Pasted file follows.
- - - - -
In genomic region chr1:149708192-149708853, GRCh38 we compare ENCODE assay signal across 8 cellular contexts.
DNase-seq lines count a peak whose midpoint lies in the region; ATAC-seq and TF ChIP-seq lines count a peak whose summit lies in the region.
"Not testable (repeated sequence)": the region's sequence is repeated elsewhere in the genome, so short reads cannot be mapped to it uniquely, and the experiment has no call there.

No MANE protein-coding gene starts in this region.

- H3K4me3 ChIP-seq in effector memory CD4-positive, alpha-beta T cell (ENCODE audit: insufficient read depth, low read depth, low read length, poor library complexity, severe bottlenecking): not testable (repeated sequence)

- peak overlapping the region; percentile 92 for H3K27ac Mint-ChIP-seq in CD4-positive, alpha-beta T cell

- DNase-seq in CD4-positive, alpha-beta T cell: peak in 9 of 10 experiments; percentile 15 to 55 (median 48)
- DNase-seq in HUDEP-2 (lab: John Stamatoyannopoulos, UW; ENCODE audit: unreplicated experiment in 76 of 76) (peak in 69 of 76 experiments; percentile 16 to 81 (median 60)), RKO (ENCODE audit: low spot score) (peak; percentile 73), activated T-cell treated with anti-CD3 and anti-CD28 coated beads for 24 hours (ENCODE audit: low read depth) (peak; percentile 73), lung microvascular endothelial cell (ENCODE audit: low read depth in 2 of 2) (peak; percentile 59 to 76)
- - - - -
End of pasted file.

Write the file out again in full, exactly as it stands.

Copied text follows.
In genomic region chr1:149708192-149708853, GRCh38 we compare ENCODE assay signal across 8 cellular contexts.
DNase-seq lines count a peak whose midpoint lies in the region; ATAC-seq and TF ChIP-seq lines count a peak whose summit lies in the region.
"Not testable (repeated sequence)": the region's sequence is repeated elsewhere in the genome, so short reads cannot be mapped to it uniquely, and the experiment has no call there.

No MANE protein-coding gene starts in this region.

- H3K4me3 ChIP-seq in effector memory CD4-positive, alpha-beta T cell (ENCODE audit: insufficient read depth, low read depth, low read length, poor library complexity, severe bottlenecking): not testable (repeated sequence)

- peak overlapping the region; percentile 92 for H3K27ac Mint-ChIP-seq in CD4-positive, alpha-beta T cell

- DNase-seq in CD4-positive, alpha-beta T cell: peak in 9 of 10 experiments; percentile 15 to 55 (median 48)
- DNase-seq in HUDEP-2 (lab: John Stamatoyannopoulos, UW; ENCODE audit: unreplicated experiment in 76 of 76) (peak in 69 of 76 experiments; percentile 16 to 81 (median 60)), RKO (ENCODE audit: low spot score) (peak; percentile 73), activated T-cell treated with anti-CD3 and anti-CD28 coated beads for 24 hours (ENCODE audit: low read depth) (peak; percentile 73), lung microvascular endothelial cell (ENCODE audit: low read depth in 2 of 2) (peak; percentile 59 to 76)